My Care Guide for Veterans

iOS app for person-centered care planning

We are committed to supporting and improving the personal health journeys of Veterans. Providing seamless care for Veterans is especially challenging because it often includes many healthcare providers, both within and outside of the VA healthcare system. Our My Care Guide mobile app was developed to support Veterans with a person-centered care plan that adopts a broader, long-term view for wellness that is guided by a Veteran’s personal team of doctors, therapists, family caregivers, and supportive friends. The Iraq and Afghanistan Veterans of America (IAVA), a non partisan advocacy organization with over 400,000 members worldwide, published a statement about VA Secretary Shulkin’s 2017 “State of VA” address regarding the need to improve healthcare for our women veterans:

It was disappointing to see so little focus on women veterans today. Not only absent in the Secretary’s remarks, but largely overlooked in his plan, were the disparity in services and cultural issues women face at the VA. Women are the fastest growing segment of the veterans population, and more than 345,000 women have deployed since 9/11. Women veterans must begin to be a stated priority of this Administration.

My Care Guide app

Person-Centered Care – Veteran Journeys

These personas are fictional characters distilled from user research that represent the needs of larger groups of veterans. The descriptions (but not the specific sample data) were created by VHA Human Factors Engineering and intended to aid in the development of usable and useful healthcare systems at the VA.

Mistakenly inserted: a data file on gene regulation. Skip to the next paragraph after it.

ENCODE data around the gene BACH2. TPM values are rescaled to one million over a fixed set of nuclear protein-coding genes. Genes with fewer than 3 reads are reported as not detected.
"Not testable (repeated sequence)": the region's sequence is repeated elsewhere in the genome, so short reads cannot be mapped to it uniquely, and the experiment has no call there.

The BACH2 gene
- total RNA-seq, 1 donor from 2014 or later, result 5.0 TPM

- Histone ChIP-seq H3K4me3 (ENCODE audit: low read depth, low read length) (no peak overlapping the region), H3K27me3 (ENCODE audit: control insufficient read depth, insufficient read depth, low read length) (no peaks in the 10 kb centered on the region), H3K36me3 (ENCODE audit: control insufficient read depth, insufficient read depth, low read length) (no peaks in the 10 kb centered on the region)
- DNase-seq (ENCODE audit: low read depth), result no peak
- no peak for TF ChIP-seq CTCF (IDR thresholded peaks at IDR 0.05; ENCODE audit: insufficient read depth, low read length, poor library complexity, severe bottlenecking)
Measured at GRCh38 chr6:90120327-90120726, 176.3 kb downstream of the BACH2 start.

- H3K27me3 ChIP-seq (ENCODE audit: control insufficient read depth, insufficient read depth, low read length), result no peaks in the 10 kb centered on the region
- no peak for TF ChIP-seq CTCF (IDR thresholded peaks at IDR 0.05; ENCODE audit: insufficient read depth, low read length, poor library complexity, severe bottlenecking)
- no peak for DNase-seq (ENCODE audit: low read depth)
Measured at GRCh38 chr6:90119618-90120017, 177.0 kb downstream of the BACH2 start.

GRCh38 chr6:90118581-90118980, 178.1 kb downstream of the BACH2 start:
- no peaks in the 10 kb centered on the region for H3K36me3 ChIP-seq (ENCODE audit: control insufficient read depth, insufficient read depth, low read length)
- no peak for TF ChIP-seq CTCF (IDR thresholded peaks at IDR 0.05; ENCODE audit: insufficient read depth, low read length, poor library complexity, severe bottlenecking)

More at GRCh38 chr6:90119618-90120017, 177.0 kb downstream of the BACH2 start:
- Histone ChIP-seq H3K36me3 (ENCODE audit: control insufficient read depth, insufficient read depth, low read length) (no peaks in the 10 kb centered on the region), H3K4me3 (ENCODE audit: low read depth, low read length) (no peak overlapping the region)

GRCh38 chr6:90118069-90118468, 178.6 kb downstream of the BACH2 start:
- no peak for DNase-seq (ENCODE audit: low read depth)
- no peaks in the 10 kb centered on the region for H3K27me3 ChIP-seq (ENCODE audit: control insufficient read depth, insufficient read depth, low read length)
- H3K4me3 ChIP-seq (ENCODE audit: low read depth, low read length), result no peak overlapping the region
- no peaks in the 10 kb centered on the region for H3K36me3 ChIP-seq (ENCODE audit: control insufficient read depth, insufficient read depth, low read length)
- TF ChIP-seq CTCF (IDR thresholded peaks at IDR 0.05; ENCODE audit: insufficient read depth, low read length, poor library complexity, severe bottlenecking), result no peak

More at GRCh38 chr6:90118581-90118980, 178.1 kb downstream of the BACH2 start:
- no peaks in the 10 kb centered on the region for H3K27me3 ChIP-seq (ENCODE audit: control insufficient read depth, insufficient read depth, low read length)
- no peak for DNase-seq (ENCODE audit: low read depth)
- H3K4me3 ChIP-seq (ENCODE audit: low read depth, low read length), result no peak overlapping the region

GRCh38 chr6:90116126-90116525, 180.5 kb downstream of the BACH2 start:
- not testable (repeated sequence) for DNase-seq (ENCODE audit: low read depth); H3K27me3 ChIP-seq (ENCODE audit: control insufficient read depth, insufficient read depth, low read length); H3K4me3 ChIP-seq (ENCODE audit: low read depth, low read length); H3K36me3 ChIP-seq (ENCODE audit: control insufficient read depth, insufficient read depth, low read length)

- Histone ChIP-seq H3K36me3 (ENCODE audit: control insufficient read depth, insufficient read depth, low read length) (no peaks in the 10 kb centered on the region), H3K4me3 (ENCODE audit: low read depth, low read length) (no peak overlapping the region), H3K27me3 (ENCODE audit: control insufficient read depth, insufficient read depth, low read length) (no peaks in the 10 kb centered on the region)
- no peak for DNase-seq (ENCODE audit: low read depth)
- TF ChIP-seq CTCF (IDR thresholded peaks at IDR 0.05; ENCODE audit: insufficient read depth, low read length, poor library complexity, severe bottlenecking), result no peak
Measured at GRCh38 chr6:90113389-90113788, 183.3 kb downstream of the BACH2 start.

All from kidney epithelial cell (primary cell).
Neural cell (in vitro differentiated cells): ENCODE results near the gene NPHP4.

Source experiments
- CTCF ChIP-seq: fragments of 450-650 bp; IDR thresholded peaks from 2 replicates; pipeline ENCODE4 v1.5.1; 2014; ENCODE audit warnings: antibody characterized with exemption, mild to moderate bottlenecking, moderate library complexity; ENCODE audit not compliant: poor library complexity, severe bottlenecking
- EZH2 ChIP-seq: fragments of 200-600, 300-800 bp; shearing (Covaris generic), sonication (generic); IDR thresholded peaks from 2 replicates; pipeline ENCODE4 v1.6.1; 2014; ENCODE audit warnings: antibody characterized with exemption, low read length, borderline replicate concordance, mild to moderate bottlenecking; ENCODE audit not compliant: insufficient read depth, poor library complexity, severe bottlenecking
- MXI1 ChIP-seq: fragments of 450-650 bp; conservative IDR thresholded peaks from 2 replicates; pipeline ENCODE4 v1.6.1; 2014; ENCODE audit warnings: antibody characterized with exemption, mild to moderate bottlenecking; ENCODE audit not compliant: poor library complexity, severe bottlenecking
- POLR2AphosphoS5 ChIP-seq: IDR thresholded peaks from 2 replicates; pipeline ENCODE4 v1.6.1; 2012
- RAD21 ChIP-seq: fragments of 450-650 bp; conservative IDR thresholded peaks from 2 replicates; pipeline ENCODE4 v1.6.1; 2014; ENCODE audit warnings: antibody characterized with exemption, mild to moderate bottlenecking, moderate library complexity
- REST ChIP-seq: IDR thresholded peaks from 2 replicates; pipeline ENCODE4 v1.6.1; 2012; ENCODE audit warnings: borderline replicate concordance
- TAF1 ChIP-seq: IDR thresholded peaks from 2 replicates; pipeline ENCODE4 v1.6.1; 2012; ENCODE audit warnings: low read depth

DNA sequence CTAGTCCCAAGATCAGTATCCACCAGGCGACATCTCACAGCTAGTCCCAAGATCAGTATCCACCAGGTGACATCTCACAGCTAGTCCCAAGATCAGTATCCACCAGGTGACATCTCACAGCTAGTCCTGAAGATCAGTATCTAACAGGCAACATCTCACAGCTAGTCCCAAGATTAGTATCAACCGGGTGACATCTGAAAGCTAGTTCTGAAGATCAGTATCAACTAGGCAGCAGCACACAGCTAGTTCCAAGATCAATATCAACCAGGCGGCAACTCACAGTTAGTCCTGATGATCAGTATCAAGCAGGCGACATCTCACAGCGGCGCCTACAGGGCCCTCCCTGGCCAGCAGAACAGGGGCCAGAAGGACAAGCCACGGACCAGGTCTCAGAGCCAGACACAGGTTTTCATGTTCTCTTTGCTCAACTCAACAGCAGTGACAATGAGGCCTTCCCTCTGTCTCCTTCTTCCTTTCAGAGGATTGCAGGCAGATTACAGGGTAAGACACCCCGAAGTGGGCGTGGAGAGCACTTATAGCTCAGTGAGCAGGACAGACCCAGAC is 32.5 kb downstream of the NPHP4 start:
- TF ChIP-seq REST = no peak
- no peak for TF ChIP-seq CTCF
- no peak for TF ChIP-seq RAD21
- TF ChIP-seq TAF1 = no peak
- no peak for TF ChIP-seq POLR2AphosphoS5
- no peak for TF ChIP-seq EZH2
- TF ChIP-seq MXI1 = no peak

For each of these veteran journeys, we are creating sample data using the HL7 FHIR®© standard and using those data to develop, test, and demonstrate the capabilities of My Care Guide to support person-centered care. The sample data are a work-in-progress that evolve with our work on defining and aligning with best practices for standards-based care planning. The app screen images included below will be updated as the best practice and sample data continue to evolve.

Meghan’s Journey

Person-centered care for women, with initial focus on maternity care, is the first clinical application for My Care Guide app pilot testing. Meghan’s Journey fits directly within the post-9/11 veteran mission of IAVA and their call for action to support women veterans.

Meghan is 33 years old and a post-9/11 Veteran who served in Afghanistan and is recovering from a Traumatic Brain Injury (TBI) and PTSD. Meghan recently became pregnant with her third child and is coordinating care plans between her primary care provider at VA and a community provider outside of VA for her maternity care. Meghan has concerns about possible negative effects of her PTSD anti-anxiety medication on her new baby.

Meghan’s Life Story — Meghan joined the Navy after graduating high school in the summer following 9/11. She deployed to Afghanistan as an individual augmentee with the Combined Forces Command Afghanistan. It was there that she narrowly avoided being killed when the truck in front of hers in a convoy was struck by an RPG. However, her best friend was not as lucky and died in the attack. Meghan advanced to the rank of Yeoman First Class before leaving the service; she and her first husband divorced near the end of her second enlistment.

After a couple of years, she married a Navy Senior Chief who is stationed at Oceana Naval Air Station. They live in Virginia Beach, Virginia where she works as a legal secretary. Still haunted by seeing her best friend killed, she sees a Mental Health Counselor at the Virginia Beach Outpatient Clinic. Her new husband look forward to having a child together.